That occurred to me...from the Victoria History of Middlesex (before 1850):

"In the late 18th and early 19th centuries the spread of villas along some of the lanes branching off High Road was more noticeable than the growth of separate hamlets...The residential nature of most new building gave late-18th-century Tottenham the appearance of an extended, semi-rural suburb rather than a town. Industry, apart from brick-making, was virtually confined to riverside mills until the construction of a lace-factory in 1810 and a silk-factory five years later...As late as 1859 the authoress [sic] Mrs. J. H. Riddell described Tottenham as a very quiet and secluded town, where fortunes could be made by enterprising traders or craftsmen who secured the patronage of the local gentry. West Green, where she lived, might be a hundred miles from London and did not take easily to strangers from Tottenham itself..."

The description of Tottenham as a 'town' presumably came after the arrival of the Northern and Eastern Railway at Tottenham Hale in 1840. So, yes, in 1828 I would say a blend of country houses, smart outer suburban villas and farm land.

regards

ACB

From: 'Tottenham: Growth before 1850', A History of the County of Middlesex: Volume 5: Hendon, Kingsbury, Great Stanmore, Little Stanmore, Edmonton Enfield, Monken Hadley, South Mimms, Tottenham (1976), pp. 313-317. URL: http://www.british-history.ac.uk/report.aspx?compid=26985. Date accessed: 17 November 2008.

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Posted
  • Location: South Pole
  • Location: South Pole
That occurred to me...from the Victoria History of Middlesex (before 1850):

"In the late 18th and early 19th centuries the spread of villas along some of the lanes branching off High Road was more noticeable than the growth of separate hamlets...The residential nature of most new building gave late-18th-century Tottenham the appearance of an extended, semi-rural suburb rather than a town. Industry, apart from brick-making, was virtually confined to riverside mills until the construction of a lace-factory in 1810 and a silk-factory five years later...As late as 1859 the authoress [sic] Mrs. J. H. Riddell described Tottenham as a very quiet and secluded town, where fortunes could be made by enterprising traders or craftsmen who secured the patronage of the local gentry. West Green, where she lived, might be a hundred miles from London and did not take easily to strangers from Tottenham itself..."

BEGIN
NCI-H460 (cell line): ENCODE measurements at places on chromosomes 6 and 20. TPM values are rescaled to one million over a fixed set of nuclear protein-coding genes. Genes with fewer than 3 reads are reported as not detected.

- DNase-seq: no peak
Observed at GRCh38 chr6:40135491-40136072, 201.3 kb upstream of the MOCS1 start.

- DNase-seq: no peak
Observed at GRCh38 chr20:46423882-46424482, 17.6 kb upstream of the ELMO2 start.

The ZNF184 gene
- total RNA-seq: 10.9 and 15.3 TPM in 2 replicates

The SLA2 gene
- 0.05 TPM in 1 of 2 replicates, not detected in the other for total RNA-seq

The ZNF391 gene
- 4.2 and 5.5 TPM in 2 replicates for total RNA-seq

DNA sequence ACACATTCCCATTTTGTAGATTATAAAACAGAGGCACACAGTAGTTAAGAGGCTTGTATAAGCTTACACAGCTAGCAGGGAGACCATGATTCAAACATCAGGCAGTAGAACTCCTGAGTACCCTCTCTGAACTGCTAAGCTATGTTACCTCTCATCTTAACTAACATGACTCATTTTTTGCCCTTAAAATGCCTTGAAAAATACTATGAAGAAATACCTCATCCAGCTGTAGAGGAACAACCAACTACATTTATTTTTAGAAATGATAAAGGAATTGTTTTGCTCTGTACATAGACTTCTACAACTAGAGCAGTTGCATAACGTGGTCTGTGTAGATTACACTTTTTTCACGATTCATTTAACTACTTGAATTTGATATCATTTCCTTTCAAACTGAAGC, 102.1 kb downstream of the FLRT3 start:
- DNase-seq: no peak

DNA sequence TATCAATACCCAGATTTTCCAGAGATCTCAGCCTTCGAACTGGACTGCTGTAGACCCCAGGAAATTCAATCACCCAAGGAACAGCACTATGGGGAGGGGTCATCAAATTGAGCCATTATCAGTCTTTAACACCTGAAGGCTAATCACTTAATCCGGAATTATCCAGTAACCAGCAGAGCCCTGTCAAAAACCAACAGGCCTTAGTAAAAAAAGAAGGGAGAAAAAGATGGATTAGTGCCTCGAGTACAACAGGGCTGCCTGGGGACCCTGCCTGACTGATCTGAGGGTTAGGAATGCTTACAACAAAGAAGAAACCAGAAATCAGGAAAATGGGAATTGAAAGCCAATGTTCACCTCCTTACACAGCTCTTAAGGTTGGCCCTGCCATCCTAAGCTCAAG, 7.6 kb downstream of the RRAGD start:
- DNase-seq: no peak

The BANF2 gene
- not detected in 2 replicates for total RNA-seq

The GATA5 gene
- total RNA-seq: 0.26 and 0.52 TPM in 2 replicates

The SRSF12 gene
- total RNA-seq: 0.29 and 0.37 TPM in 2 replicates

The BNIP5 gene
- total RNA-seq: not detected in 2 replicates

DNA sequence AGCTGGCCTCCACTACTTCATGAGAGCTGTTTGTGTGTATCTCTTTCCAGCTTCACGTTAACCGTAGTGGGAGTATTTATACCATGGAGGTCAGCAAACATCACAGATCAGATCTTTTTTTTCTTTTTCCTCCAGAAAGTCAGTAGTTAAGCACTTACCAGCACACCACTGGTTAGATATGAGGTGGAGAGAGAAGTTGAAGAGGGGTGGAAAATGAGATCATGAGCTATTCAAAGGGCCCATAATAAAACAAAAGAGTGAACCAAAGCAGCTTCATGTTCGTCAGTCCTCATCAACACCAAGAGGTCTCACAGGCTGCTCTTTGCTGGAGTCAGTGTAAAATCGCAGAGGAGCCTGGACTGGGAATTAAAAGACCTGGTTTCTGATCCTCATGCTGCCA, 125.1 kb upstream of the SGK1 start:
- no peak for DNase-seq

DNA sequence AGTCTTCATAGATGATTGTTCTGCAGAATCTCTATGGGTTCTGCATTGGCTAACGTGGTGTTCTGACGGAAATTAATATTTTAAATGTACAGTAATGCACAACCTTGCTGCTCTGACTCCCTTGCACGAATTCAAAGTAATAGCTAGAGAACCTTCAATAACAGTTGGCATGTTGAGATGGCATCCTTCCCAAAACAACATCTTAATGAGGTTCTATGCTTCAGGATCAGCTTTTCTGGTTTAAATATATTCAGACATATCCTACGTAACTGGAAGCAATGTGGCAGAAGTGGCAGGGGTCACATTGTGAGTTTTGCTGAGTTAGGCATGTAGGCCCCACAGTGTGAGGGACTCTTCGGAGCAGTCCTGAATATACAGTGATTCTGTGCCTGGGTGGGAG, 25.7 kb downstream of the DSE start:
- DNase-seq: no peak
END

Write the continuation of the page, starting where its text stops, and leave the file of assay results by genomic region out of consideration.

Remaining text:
The description of Tottenham as a 'town' presumably came after the arrival of the Northern and Eastern Railway at Tottenham Hale in 1840. So, yes, in 1828 I would say a blend of country houses, smart outer suburban villas and farm land.

regards

ACB

From: 'Tottenham: Growth before 1850', A History of the County of Middlesex: Volume 5: Hendon, Kingsbury, Great Stanmore, Little Stanmore, Edmonton Enfield, Monken Hadley, South Mimms, Tottenham (1976), pp. 313-317. URL: http://www.british-history.ac.uk/report.aspx?compid=26985. Date accessed: 17 November 2008.

Presumably the area known as Broadwater Farm (as in the riots of '85), is a reflection of Tottenham's early rural history.

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  • 2 weeks later...
Posted
  • Location: South Pole
  • Location: South Pole
I can't help noticing, is that a temp OVER 30C on the 13th of June, "Enigma" day?

It is indeed. Mind you, as I've said before, I think all weather "records" from the 19th c. and early 20th c. have to be taken with a massive pinch of salt.

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  • 15 years later...
Posted
  • Location: Irlam
  • Location: Irlam

Derby

June 1826

Hottest day: 90°F on 26th  S E

Coldest night: 46°F on 16th   N W

Mean for the day: 76.3°F

Mean for the month: 64.2°F

Mean barometer: 30.08 inches

Rain: none

Rain days: 0

No rain since May 27th

 

July 1826

Hottest day: 90°F on 31st  S W

Coldest night: 44°F on 24th   N E

Mean for the day: 74.9°F

Mean for the month: 64.4°F

Mean barometer: 29.80 inches

Rain: 1.93 inches

Rain days: 6

 

August 1826

Hottest day: 85°F on 20th  S W

Coldest night: 46°F on 11th and 27th  S W